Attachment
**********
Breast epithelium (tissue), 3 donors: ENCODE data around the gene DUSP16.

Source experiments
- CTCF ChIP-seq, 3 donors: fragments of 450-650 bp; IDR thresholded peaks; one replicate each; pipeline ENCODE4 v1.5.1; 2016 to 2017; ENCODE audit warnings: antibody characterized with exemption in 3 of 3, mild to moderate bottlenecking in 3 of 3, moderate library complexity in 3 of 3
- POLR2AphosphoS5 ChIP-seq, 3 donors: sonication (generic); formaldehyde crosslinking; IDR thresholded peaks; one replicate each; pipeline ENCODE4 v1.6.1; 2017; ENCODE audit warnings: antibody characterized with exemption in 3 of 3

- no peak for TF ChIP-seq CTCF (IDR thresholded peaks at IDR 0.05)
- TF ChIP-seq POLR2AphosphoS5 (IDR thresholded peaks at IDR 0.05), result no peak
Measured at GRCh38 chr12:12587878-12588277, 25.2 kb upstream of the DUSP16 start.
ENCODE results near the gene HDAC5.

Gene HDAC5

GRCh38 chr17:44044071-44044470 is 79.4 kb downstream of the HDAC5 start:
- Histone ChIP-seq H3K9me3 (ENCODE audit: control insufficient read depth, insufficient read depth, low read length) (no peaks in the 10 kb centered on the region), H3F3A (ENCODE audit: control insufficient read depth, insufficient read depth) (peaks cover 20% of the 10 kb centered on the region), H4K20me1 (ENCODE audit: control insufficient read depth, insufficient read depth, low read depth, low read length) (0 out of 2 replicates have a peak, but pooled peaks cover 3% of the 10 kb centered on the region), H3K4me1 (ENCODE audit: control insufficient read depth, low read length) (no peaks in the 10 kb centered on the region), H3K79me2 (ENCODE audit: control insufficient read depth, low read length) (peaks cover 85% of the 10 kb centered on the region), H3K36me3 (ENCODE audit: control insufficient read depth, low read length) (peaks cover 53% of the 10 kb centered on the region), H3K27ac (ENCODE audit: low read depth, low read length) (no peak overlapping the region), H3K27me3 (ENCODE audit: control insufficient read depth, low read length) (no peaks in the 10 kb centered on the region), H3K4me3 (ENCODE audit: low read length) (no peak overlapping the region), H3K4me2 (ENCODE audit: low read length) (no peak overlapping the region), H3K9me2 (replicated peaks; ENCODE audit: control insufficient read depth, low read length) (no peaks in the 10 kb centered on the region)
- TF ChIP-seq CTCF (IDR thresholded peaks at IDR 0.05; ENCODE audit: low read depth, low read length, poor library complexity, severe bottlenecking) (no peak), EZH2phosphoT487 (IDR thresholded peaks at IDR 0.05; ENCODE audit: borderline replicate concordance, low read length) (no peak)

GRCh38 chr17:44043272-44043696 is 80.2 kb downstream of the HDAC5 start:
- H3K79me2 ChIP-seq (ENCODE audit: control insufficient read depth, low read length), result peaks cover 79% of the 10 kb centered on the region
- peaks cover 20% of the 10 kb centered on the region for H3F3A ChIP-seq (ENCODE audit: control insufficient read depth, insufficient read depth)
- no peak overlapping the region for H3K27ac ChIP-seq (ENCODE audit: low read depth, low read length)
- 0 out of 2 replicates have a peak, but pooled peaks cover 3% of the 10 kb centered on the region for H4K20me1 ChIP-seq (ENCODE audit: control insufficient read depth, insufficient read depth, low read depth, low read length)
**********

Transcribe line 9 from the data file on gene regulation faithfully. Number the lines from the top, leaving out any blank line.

Gene HDAC5